‘It is certainly no coincidence that we are looking at exactly the time that we would expect cases to be occurring after the July Fourth weekend,’ said Dr. Bill Powderly, co-director of the infectious-disease division at Washington University’s School of Medicine in St. Louis.
At the same time, parts of the country are running up against deep vaccine resistance, while the highly contagious mutant version of the coronavirus that was first detected in India is accounting for an ever-larger share of infections.
Nationally, 55.6% of all Americans have received at least one COVID-19 shot, according to the Centers for Disease Control and Prevention.
The five states with the biggest two-week jump in cases per capita all had lower vaccination rates: Missouri, 45.9%; Arkansas, 43%; Nevada, 50.9%; Louisiana, 39.2%; and Utah, 49.5%.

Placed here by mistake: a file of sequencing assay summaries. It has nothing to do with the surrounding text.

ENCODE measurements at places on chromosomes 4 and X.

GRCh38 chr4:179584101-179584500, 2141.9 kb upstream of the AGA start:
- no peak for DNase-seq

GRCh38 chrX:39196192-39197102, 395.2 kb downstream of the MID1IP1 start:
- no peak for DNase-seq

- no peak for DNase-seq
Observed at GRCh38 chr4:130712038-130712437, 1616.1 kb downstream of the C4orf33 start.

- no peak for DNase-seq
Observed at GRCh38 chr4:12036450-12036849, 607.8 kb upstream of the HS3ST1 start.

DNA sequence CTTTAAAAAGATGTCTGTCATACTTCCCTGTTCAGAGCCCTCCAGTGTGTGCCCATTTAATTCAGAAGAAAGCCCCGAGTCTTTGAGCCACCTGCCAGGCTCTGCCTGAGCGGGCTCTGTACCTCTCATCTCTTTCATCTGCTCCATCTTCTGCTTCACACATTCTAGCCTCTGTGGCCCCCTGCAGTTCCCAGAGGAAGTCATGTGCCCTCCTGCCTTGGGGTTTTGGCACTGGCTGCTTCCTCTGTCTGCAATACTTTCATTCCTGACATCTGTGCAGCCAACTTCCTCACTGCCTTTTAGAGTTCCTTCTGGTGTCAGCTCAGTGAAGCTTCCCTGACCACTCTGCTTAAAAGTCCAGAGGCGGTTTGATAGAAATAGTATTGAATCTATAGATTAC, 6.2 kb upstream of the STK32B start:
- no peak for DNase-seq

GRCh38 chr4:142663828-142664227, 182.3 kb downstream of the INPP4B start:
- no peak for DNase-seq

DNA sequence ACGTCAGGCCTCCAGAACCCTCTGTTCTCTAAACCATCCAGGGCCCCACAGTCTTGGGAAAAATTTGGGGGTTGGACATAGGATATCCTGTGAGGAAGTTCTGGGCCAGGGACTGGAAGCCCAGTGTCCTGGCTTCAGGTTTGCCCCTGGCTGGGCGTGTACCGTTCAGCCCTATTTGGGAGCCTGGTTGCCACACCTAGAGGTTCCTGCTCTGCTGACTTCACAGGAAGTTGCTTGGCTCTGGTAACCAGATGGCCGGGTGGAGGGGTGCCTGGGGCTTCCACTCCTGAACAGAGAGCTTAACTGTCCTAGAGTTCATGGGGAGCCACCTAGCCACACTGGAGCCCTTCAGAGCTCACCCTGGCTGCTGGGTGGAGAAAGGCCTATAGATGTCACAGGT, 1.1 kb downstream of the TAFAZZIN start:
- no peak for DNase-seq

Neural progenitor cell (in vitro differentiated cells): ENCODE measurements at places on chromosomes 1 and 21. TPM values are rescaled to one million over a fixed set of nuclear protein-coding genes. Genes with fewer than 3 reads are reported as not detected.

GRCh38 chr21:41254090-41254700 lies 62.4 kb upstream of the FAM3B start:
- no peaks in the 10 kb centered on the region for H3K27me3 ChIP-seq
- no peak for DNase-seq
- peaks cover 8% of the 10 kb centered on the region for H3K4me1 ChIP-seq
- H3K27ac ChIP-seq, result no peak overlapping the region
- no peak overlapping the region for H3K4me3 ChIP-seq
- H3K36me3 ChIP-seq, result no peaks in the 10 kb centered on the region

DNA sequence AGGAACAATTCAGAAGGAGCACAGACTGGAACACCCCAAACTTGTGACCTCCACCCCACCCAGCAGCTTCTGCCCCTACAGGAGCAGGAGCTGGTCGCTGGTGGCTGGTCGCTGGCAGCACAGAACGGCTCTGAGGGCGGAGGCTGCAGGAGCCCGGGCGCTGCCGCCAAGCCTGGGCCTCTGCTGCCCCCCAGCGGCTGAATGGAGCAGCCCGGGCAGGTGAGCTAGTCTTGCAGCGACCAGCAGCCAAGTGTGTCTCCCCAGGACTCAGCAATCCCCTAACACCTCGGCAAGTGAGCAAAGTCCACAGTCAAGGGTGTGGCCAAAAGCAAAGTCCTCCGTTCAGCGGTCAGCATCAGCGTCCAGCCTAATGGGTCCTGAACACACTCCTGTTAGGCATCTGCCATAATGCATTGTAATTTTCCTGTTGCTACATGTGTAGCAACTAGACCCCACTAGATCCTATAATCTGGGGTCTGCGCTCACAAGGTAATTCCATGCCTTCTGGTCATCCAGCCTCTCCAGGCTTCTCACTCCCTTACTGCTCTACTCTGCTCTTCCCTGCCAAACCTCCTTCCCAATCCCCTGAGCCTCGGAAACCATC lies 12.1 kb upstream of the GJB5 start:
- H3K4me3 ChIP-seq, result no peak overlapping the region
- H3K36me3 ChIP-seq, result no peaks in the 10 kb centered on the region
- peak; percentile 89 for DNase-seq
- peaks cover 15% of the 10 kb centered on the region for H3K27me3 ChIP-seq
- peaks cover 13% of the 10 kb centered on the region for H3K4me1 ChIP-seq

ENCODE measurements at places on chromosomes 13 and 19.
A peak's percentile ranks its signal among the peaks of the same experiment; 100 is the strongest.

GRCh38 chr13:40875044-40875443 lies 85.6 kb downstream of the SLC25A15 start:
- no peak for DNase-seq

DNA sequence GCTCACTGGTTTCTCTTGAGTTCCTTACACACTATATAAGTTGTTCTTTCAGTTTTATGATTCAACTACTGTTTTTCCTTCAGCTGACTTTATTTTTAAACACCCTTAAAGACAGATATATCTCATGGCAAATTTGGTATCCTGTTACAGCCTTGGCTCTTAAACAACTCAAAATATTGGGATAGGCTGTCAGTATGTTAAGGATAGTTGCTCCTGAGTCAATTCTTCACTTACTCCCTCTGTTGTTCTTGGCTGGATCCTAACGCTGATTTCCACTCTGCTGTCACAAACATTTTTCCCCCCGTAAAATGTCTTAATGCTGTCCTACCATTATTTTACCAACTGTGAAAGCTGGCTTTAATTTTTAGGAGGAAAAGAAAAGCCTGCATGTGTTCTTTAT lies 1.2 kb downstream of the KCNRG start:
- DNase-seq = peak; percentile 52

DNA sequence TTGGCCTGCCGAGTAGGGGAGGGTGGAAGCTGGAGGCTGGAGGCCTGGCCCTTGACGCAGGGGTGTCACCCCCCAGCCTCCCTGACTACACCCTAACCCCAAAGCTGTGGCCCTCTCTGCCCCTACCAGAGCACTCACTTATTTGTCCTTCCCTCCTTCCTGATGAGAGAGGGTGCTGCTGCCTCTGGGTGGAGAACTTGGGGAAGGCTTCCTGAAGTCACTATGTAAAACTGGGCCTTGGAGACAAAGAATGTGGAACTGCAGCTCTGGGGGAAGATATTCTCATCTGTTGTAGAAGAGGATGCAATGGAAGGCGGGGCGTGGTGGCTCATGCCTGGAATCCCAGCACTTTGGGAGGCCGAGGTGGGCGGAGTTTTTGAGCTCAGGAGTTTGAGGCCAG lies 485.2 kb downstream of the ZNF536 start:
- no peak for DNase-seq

A total of 43 states and the District of Columbia are seeing their numbers of COVID-19 infections increase, according to data from John Hopkins University
Health experts blame the spread of the Indian ‘Delta’ variant, which makes up more than half of all new infections in the country and up to 97% in some states
Even with the latest surge, cases in the U.S. are nowhere near their peak of a quarter-million per day in January. Deaths are running at under 260 per day on average after topping out at more than 3,400 over the winter — a testament to how effectively the vaccine can prevent serious illness and death in those who become infected.
Still, amid the rise, health authorities in places such as Los Angeles County and St. Louis are begging even immunized people to resume wearing masks in public. And Chicago officials announced Tuesday that unvaccinated travelers from Missouri and Arkansas must either quarantine for 10 days or have a negative COVID-19 test.